The House of Lords, for over 300 years the UK's highest court, was transformed in 2009 into the UK Supreme Court. This book provides a compelling and unrivalled view into the workings of the Court during its final decade, and into the formative years of the Supreme Court. Drawing on over 100 interviews, including more than 40 with Law Lords and Justices, and uniquely, some of their judicial notebooks, this is a landmark study of appellate judging 'from the inside' by an author whose earlier work on the House of Lords has provided a scholarly benchmark for over 30 years.From the foreword by Lord Hope of Craighead KT:
The book demonstrates that appellate decision-making in the UK's final court remains a social and collective process, primarily because of the dialogues which take place between the judges and the key groups with which they interact when reaching their decisions. As the book shows, the forms of dialogue are now more varied, yet the most significant dialogues continue to be with their fellow Law Lords and Justices, and with counsel. To these, new dialogues have been added, namely those with foreign courts (especially Strasbourg) and with judicial assistants, which have subtly altered the tenor and import of their other dialogues.
The research reveals that, unlike the English Court of Appeal, the House of Lords in its last decade was only intermittently collegial since Lord Bingham's philosophy of appellate judging left opinion writing, concurrences and dissents largely to individual preference. In the Supreme Court, however, there has been a marked shift to team working and collective decision-making bringing with it challenges and occasional tensions not seen in the final years of the House of Lords. The work shows that effectiveness in group-decision making in the final court turns in part on the stages when dialogues occur, in part on the geography of the court and in part on the task leadership and social leadership skills of the judges involved in particular cases.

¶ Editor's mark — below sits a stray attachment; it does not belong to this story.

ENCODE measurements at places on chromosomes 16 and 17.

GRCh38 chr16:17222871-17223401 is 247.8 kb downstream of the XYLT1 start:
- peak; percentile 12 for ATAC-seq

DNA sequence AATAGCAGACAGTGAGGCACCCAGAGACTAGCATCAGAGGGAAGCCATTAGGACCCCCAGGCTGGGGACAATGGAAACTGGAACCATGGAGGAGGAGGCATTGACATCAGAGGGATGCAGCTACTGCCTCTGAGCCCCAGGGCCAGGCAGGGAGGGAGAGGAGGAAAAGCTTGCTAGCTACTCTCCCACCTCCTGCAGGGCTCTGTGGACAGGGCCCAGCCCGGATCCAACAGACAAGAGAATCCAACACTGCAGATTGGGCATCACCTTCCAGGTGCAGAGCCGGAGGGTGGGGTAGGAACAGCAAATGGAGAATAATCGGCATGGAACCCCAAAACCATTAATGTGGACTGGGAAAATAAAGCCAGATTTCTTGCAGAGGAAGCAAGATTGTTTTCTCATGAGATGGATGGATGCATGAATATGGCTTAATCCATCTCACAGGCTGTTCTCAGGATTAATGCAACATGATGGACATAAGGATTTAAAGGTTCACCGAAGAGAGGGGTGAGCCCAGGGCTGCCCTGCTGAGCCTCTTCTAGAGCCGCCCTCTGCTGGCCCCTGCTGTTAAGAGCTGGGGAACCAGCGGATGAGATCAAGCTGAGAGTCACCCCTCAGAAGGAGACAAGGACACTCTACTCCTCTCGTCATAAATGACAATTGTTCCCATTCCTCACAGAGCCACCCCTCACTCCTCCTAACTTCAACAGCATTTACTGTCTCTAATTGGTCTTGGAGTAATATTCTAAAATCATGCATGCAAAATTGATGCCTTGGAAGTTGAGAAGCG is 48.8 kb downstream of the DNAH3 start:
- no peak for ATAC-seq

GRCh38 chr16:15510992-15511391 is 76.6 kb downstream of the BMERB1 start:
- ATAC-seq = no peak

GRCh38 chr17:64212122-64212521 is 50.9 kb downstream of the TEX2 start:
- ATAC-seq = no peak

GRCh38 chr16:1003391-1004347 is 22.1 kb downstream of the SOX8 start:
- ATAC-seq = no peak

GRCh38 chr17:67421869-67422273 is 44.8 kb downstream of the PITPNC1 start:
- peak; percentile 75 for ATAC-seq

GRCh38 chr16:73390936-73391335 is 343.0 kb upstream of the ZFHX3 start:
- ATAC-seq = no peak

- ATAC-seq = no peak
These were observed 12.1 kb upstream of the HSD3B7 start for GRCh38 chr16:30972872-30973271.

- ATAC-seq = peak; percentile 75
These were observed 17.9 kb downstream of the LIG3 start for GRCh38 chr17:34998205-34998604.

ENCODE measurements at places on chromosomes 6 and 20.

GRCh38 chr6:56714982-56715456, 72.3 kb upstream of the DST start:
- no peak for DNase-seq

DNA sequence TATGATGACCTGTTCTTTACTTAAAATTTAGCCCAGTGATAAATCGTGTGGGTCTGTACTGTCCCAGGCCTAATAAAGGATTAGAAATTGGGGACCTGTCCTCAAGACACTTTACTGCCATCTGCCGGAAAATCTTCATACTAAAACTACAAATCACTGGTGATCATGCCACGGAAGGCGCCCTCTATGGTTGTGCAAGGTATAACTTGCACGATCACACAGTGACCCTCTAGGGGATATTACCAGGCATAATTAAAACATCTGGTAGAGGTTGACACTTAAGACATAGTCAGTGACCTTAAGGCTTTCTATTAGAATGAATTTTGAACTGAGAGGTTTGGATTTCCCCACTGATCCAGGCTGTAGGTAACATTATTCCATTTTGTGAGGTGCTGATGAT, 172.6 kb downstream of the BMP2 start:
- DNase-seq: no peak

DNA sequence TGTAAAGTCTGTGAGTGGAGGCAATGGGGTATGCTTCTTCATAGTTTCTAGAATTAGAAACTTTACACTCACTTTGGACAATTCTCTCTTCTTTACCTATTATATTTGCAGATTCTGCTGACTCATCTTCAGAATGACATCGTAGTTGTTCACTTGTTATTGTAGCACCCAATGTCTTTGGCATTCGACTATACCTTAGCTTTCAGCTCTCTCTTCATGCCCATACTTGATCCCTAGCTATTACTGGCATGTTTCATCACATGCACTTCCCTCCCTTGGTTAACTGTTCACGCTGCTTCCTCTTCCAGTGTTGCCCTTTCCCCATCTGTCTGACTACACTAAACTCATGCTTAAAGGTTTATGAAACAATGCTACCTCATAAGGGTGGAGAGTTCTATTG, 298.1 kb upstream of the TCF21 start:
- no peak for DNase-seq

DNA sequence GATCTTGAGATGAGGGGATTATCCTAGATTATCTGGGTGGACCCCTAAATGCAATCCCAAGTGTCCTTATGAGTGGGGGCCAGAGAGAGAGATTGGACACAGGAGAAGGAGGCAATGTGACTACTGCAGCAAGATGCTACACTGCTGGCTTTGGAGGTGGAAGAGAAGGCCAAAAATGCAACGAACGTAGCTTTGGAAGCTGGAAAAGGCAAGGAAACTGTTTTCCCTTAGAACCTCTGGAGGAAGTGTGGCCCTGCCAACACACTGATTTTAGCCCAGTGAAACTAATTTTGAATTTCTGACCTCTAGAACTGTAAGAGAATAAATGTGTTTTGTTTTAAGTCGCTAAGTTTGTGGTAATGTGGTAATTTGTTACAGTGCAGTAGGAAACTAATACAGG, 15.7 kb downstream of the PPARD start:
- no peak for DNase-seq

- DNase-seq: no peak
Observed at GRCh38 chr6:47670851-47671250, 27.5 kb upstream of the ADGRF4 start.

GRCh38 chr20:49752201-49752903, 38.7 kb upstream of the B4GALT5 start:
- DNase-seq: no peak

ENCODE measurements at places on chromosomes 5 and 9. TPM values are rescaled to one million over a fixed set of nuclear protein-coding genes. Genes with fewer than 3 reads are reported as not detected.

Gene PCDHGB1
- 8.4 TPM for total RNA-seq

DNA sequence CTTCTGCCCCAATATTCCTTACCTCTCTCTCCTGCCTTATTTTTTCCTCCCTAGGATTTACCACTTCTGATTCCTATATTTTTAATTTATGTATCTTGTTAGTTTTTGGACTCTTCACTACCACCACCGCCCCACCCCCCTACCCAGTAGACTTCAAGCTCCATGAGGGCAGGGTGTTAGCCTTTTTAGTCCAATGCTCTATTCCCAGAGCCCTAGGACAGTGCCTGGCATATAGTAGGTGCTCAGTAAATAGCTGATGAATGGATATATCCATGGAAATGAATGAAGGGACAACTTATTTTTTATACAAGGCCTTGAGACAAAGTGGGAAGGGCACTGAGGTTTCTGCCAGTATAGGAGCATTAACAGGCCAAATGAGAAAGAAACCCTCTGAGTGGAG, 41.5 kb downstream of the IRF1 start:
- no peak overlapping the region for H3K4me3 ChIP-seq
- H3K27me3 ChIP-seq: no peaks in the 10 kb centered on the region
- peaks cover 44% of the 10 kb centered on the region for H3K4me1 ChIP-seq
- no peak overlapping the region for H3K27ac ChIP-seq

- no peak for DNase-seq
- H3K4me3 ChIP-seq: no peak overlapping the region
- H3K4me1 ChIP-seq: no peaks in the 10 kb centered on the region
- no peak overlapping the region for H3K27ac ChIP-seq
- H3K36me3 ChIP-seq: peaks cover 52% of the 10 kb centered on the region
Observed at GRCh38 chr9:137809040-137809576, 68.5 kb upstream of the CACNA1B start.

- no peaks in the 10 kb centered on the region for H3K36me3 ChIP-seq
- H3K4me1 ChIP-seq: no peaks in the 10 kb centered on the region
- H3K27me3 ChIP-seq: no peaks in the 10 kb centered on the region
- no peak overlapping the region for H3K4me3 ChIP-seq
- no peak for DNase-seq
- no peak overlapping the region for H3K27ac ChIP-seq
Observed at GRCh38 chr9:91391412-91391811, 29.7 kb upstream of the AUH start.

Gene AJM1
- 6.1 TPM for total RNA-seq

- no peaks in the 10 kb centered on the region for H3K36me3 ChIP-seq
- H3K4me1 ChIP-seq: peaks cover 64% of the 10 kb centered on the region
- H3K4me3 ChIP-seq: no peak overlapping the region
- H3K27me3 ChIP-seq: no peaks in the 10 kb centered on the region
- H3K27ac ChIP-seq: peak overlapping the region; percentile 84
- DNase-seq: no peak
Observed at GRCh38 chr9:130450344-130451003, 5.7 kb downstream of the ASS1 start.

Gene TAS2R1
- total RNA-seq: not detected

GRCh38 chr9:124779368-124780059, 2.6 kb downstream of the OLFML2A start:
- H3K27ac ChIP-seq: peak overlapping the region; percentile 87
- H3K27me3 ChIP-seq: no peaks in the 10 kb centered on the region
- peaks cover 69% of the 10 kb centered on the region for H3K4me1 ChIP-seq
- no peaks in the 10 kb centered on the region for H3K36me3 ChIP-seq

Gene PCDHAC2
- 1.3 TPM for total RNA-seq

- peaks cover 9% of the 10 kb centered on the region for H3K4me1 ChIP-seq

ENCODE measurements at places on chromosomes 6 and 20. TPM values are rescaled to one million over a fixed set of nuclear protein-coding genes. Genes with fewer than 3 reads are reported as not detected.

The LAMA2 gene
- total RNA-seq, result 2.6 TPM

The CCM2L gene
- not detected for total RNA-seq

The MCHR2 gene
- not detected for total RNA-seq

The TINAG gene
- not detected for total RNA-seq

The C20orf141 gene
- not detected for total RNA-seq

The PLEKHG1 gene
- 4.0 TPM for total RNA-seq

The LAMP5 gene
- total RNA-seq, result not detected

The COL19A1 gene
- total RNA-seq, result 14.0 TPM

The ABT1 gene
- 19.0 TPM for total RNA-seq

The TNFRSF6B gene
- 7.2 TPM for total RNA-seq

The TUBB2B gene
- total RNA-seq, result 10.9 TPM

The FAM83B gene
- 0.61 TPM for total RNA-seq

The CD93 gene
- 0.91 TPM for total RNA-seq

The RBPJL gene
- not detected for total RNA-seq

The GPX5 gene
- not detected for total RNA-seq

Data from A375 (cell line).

The passing of the Human Rights Act and the expansion in judicial review over the last 30 years have dramatically altered the two remaining dialogues - those with Parliament and with the Executive. With the former, the dialogue has grown more distant, with the latter, more problematic, than was the case 40 years ago. The last chapter rehearses where the changing dialogues have left the UK's final court. Ironically, despite the oft applauded commitment of the new Court to public visibility, the book concludes that even greater transparency in the dialogue with the public may be required.
The way appellate judges at the highest level behave to each other, to counsel, with other branches of government and with other courts is brought under closer scrutiny in this book than ever before…The remarkable width and depth of his examination…has resulted in a work of real scholarship, which all those who are interested in how appellate courts work all over the common law world will find especially valuable.